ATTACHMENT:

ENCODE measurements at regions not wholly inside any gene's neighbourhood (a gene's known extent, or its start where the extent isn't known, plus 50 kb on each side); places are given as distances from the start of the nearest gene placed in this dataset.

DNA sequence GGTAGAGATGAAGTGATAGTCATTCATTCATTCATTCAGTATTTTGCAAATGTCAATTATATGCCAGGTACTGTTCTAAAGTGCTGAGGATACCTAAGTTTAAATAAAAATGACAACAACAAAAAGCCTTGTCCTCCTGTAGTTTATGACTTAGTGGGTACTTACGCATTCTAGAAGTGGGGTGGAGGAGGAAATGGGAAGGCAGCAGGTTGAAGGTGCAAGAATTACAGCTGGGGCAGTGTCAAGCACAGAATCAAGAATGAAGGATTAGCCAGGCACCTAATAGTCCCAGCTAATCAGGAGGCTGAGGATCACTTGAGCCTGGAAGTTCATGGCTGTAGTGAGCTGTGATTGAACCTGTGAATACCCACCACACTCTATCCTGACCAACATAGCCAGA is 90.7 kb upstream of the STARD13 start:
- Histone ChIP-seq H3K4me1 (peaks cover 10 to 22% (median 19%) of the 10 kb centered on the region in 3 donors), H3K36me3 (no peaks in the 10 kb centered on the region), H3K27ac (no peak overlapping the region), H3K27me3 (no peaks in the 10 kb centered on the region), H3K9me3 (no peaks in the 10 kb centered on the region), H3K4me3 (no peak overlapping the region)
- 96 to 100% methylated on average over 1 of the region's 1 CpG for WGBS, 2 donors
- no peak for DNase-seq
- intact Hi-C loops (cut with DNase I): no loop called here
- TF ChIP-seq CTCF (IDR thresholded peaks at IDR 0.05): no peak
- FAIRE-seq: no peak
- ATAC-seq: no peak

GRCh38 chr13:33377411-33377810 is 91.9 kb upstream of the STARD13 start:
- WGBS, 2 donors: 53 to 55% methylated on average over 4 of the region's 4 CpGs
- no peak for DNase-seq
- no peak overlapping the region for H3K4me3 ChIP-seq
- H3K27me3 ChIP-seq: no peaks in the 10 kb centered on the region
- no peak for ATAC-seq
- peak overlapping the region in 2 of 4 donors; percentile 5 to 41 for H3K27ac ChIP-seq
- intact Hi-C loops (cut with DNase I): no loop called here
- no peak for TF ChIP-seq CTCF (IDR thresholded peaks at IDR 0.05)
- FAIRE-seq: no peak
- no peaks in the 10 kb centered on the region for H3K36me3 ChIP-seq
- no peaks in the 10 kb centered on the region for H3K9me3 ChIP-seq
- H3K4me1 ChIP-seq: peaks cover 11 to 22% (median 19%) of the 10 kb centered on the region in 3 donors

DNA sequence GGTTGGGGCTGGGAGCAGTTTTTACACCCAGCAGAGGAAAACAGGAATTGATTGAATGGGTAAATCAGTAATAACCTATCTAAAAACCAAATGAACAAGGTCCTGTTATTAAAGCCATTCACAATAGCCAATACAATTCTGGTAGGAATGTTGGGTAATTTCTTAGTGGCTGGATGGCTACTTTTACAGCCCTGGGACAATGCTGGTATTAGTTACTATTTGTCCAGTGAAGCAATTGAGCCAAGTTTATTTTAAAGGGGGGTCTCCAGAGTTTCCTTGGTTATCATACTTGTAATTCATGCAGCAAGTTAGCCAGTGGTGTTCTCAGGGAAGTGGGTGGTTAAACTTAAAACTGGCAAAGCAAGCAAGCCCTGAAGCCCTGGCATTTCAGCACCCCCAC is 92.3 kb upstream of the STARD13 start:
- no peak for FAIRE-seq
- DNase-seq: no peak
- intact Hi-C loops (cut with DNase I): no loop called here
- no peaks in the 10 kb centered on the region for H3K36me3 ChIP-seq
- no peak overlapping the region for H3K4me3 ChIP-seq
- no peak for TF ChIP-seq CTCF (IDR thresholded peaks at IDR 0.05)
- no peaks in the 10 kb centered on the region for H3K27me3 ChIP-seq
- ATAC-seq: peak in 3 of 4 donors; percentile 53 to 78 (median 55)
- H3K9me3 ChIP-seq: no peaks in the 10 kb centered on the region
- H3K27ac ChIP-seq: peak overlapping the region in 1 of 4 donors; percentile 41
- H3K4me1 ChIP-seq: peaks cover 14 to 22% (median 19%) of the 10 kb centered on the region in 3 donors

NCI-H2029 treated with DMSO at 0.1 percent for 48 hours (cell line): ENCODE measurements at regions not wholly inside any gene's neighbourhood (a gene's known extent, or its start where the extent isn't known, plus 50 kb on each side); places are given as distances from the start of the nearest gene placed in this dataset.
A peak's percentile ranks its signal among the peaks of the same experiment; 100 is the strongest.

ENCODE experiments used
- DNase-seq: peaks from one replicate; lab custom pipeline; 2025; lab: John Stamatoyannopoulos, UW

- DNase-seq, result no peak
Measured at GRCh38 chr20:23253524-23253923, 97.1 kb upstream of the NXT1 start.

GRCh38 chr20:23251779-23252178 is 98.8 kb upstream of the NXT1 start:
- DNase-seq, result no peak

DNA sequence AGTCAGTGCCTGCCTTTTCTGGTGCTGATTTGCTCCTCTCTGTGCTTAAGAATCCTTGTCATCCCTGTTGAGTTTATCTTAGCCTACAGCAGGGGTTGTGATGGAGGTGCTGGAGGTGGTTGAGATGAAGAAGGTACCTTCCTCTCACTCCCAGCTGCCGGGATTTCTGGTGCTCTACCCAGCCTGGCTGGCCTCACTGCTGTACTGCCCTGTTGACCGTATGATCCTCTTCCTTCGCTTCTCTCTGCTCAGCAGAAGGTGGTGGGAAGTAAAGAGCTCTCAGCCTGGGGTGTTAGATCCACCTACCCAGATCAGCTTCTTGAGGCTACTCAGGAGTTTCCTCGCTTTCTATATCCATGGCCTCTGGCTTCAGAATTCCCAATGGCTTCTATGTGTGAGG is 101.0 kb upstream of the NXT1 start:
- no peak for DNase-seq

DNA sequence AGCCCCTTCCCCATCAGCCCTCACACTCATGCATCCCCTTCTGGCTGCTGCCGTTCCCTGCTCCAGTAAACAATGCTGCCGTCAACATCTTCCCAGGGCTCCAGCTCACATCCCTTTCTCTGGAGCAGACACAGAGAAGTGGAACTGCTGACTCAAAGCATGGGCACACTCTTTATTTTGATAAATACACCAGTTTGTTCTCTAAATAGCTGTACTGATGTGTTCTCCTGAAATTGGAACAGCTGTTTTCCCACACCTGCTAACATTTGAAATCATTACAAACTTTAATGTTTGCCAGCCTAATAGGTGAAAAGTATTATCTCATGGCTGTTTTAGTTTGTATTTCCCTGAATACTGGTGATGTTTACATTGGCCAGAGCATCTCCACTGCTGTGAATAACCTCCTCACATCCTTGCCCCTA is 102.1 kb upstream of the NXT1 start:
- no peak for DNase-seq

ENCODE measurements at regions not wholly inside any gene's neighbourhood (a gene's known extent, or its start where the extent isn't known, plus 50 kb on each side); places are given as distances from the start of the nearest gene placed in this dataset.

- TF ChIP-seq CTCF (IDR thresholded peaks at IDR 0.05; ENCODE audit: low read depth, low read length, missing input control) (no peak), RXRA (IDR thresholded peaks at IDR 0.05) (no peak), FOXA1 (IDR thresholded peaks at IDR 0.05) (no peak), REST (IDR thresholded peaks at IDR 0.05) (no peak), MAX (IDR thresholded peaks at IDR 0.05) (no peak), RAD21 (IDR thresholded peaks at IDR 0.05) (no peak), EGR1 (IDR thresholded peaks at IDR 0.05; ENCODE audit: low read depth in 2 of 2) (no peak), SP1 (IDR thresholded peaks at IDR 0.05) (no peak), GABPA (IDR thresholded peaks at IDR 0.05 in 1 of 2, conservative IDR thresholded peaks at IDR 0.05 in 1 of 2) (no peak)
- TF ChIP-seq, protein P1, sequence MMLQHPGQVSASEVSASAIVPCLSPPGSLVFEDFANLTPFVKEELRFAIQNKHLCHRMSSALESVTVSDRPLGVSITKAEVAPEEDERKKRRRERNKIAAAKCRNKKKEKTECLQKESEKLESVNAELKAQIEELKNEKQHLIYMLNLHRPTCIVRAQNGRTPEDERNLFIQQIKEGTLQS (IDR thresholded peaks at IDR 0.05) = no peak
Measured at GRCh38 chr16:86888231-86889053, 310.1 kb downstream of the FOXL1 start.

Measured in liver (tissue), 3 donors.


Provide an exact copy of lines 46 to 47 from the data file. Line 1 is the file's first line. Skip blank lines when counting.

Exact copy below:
- no peak for DNase-seq

ENCODE measurements at regions not wholly inside any gene's neighbourhood (a gene's known extent, or its start where the extent isn't known, plus 50 kb on each side); places are given as distances from the start of the nearest gene placed in this dataset.